Best of 2009: Movies

Real bloggers make year-end lists because they get paid per post. I’m doing it because I like to talk.

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I’ve tried to keep up with all the new releases this year, but there are still several I keep hearing about but haven’t seen yet. It sounds like The Hangover was a surprise hit, and Up in the Air is getting all kinds of good press, but I’ve seen neither. Even worse, the Coen Brothers and Hayao Miyazaki both released movies that I haven’t seen yet. But of the ones I have seen this year, here are my favorites:

1. Up
I’ve still only seen this once, because the first time had me crying like Glenn Beck within 10 minutes. I already gave the long-winded explanation for why this movie was so excellent, but the short version: it’s the first Pixar movie that’s about a real character, instead of just a familiar story role or a symbol for something else. It’s actually kind of harrowing: if Pixar can take their usual excellence and attention to detail and storytelling, and break completely free of the “family movie” formula, they’ll be unstoppable.

2. Drag Me to Hell
Watching Evil Dead 2 the other night just made me appreciate Drag Me to Hell even more. It’s pure Sam Raimi concentrate, every bit as wacky and over-the-top as the Evil Dead movies, but with some real money and professional polish behind it.

3. In the Loop
Easily the best screenplay of any movie of 2009, and not a weak performance in the entire ensemble cast. (Steve Coogan’s character is the only one that stands out as something of a false note, and that’s just because he’s movie-funny instead of seeming like a real person). I hope this one pulls in a ton of awards so it gets more attention in the US.

4. Inglourious Basterds
This is the movie that should finally shut up Quentin Tarantino’s critics: he knows what he’s doing. His tics and affectations are all here, but they actually work in service of the movie instead of seeming like self-conscious posturing.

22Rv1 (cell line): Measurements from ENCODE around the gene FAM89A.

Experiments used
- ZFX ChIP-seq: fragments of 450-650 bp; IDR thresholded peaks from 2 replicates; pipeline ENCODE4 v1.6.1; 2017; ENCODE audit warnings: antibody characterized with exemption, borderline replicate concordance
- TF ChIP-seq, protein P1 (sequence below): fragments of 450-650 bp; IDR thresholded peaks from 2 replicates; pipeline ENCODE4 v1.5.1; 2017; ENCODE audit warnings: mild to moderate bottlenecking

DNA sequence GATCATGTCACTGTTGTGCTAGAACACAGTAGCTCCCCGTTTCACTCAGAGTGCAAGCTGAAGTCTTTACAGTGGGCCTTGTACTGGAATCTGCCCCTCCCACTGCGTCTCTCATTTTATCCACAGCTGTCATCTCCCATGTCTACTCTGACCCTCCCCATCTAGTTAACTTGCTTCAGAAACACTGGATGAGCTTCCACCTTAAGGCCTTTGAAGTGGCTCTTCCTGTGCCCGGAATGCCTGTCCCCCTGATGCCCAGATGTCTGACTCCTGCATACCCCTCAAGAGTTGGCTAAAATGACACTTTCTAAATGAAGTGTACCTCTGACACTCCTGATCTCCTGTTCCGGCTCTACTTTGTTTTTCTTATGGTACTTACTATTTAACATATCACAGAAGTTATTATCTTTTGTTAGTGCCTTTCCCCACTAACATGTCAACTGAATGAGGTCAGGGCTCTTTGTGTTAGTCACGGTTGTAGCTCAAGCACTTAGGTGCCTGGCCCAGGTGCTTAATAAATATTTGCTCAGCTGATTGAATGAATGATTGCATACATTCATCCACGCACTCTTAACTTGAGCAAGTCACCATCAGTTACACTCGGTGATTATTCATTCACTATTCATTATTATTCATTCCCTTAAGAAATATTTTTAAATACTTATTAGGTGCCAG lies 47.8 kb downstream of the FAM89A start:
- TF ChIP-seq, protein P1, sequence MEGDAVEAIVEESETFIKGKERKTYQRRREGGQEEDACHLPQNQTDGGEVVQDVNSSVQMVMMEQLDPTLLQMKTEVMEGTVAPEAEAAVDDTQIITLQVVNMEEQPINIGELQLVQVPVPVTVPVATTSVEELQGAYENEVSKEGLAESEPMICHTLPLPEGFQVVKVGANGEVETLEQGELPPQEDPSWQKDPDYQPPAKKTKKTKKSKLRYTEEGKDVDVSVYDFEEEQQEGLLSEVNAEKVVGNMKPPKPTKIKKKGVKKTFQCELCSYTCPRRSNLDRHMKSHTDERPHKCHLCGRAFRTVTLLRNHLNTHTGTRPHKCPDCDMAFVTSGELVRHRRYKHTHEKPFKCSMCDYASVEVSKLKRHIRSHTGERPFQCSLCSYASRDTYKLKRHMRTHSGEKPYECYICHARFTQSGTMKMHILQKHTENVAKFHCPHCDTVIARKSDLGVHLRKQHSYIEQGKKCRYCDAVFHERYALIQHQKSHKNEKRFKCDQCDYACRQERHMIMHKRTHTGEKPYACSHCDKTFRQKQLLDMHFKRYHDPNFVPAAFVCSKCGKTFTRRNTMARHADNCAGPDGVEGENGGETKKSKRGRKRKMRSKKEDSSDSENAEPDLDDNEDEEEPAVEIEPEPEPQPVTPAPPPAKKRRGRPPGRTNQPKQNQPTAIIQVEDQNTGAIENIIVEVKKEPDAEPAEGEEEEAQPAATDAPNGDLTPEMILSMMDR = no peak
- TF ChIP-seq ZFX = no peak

5. Fantastic Mr. Fox
Two great things in one: a novel, imaginative, non-pandering animated movie with a distinctive style; and a good Wes Anderson movie.

6. Star Trek
The new Star Trek was a hell of a lot of fun, even if it did seem fun in spite of itself instead of actually earning it. It revitalized the franchise and made Star Trek “cool” again, all without making a lick of sense.

7. District 9
I still haven’t decided whether District 9 is genuinely intelligent or if it’s just putting up a front. But that doesn’t really matter when you’ve got a guy in a mech suit catching a rocket with one hand.

8. Moon
Moon may be style over substance, but that burst of style was really needed. Plus Sam Rockwell’s performance was about perfect.

9. Watchmen
I was sold from the opening credits, but the movie did kind of go straight downhill from there. Still, it was reverent enough to be a solid interpretation of the comic book, but smart enough to realize that the comic book’s ending was bullshit.

10. Sherlock Holmes
I didn’t even like this one all that much, but it still made the top 10 because it was a little bit more interesting than Coraline (which would be number 11).

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